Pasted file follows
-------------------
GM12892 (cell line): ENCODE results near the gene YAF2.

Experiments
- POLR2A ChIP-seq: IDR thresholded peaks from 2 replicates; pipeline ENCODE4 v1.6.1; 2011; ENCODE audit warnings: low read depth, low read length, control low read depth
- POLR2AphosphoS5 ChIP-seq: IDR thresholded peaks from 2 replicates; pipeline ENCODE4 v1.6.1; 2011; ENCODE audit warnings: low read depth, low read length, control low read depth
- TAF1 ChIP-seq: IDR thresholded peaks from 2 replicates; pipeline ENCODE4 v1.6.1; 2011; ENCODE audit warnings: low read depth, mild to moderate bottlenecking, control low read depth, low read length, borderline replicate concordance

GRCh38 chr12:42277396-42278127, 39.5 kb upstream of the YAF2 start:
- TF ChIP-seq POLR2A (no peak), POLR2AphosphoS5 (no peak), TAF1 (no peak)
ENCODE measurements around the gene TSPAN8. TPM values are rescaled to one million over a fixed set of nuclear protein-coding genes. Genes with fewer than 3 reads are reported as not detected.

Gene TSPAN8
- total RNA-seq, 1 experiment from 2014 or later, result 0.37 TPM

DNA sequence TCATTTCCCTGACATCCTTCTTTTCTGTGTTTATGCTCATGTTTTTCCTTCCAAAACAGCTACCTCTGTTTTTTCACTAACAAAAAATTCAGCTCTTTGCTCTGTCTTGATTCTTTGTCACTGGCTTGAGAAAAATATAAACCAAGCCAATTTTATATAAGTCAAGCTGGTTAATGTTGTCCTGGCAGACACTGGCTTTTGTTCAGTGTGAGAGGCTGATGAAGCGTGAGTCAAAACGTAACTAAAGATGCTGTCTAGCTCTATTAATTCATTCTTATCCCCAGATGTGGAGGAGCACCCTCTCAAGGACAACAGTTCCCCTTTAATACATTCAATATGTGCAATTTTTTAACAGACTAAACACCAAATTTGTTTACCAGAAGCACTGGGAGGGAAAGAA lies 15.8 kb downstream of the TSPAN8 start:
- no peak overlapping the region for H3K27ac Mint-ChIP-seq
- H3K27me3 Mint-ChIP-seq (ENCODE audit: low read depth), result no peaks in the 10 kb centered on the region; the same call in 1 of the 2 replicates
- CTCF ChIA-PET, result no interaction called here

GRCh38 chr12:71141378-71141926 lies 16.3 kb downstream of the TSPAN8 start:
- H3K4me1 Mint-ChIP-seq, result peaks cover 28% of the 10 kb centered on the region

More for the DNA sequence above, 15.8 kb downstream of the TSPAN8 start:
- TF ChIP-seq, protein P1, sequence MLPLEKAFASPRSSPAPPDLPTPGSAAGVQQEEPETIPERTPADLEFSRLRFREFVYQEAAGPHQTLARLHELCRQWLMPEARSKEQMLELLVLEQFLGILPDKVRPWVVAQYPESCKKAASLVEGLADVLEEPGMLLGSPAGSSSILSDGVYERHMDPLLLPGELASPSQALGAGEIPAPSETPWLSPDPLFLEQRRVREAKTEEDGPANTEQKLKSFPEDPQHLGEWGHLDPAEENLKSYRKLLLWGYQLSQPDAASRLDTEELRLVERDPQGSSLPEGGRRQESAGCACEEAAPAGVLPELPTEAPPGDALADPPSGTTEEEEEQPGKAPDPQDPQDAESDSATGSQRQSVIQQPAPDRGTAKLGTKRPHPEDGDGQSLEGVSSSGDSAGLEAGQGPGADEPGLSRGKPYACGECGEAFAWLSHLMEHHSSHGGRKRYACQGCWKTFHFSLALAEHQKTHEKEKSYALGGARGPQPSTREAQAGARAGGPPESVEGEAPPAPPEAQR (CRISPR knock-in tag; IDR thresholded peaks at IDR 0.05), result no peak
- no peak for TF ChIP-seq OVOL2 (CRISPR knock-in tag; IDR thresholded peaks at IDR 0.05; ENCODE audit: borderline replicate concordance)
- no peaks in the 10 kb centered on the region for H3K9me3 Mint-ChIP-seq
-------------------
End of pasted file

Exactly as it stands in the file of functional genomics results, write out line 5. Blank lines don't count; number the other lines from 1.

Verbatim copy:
- TAF1 ChIP-seq: IDR thresholded peaks from 2 replicates; pipeline ENCODE4 v1.6.1; 2011; ENCODE audit warnings: low read depth, mild to moderate bottlenecking, control low read depth, low read length, borderline replicate concordance